Although covered in vegetation in many places, it is definitely a trail that is still in use by locals. In fact, we spotted three cows blocking the way; this was the first one. Sir Jing taught us what to do on animal encounters like this. Even though it was obviously domesticated, we were careful not to spook the animal. Or else, it will ram us with its sharp horns.
Strangely though, when it was my turn to pass by this cow, the guy approached me—yes, my heart skipped a beat—and licked my hand with its rough tongue. Hahaha!
We also passed by “hidden” farms like these. Well, they’re not exactly secret. It’s just that the trees conceal these farms from view.
As we went higher up the mountain, the trail became steeper. Making the ascent more difficult was the fact that it rained steadily through the afternoon, and the freshly plowed soil became soft and muddy. The surface became harder to walk on, and thick layers of mud caked our trekking shoes.
Local farmers usually plow mountainsides to take advantage of the fertile loam. The trade-off is that slopes become more vulnerable to landslides and erosion.
Thankfully, the rain slowed down to a drizzle. As the land warmed up, the fog started to lift, giving us an ethereal view of the landscape below.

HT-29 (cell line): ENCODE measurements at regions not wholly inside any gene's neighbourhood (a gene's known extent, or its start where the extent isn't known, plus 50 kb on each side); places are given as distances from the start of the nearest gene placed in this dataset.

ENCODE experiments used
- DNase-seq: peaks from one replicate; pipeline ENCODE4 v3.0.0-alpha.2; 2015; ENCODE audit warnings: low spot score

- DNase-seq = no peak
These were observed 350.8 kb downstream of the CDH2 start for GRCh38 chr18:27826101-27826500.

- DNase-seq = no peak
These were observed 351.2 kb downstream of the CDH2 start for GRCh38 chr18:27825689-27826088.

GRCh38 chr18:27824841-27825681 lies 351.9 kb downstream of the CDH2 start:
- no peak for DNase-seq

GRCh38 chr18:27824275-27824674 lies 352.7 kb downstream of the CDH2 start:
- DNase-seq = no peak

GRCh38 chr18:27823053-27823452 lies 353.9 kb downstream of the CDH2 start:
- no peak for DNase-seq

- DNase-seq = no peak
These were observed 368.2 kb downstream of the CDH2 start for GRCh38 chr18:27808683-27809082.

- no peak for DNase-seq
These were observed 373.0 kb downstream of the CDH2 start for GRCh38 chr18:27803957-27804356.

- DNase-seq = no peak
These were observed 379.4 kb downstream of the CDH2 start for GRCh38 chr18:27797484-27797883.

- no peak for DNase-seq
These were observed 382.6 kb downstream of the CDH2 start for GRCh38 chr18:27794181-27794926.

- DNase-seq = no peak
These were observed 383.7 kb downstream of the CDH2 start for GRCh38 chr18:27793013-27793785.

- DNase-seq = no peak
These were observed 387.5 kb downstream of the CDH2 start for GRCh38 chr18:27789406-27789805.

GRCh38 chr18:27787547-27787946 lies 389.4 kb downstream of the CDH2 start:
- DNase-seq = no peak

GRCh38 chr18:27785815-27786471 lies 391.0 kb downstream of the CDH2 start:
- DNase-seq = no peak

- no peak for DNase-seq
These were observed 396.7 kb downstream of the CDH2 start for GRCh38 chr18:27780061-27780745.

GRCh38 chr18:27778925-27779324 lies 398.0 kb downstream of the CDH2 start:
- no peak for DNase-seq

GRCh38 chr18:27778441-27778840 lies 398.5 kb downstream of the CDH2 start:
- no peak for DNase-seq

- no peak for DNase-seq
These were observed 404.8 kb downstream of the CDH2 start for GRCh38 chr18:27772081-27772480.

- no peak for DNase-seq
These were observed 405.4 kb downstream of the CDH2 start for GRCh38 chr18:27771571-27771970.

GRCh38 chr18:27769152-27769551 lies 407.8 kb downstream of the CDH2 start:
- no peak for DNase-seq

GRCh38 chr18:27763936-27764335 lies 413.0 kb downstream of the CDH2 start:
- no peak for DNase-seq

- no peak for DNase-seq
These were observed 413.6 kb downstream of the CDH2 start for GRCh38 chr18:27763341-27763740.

Finally, at 4 PM, after one and a half hours of climbing, we reached a narrow, flat area at the mountain’s shoulder. We have reached our campsite. And what a record it was! Thanks to our steady pace and strict observance of breaks, we arrived two hours earlier than planned!
With the skies still gray, we know that the rain can come back anytime, so we quickly set up our new High Sierra tent before the heavens open up. Sir Jing had a large tarp, so we used it as a makeshift roof for our cooking area. We had a delicious early dinner of spicy Korean noodle soup, skinless chorizo, and fish fillet.
With dinner out of the way, Sir Jing set up his own shelter—a cozy bivouac. He re-positioned the canvas tarp into an A-tent to shelter a comfortable hammock underneath it. Check out the bivouac’s location. It’s completely unobtrusive and sheltered from wind and rain.
The shower stopped, and rays of a pale afternoon sun started to penetrate the gray clouds. While Sweetie changed into dry clothes, I climbed a short slope so I could get a good view of our camp.
As you can see, Sir Jing chose an ideal campsite. The thick grove of trees protected us from the brunt of gusts coming from the south. The slopes below and across us channeled northern and eastern winds into the valley. The camp’s location was so strategic that when we slept later, we only felt a cool, comfortable breeze rustling our shelters while strong winds howled across the valley below.
It was our very first experience on the Cebu Highlands Trail, and we know that this is just the start of a long adventure. We hiked roughly 15 kilometers on the first day—just a fraction of this amazing 400-kilometer hiking trail. But the ecstasy, happiness, and excitement of actually starting to accomplish something major in our adventure bucket list are beyond description.
Part 2 of the CHT Segment 1A is in the next post. Itinerary, budget, and other tips for this sub-segment are included in the said article.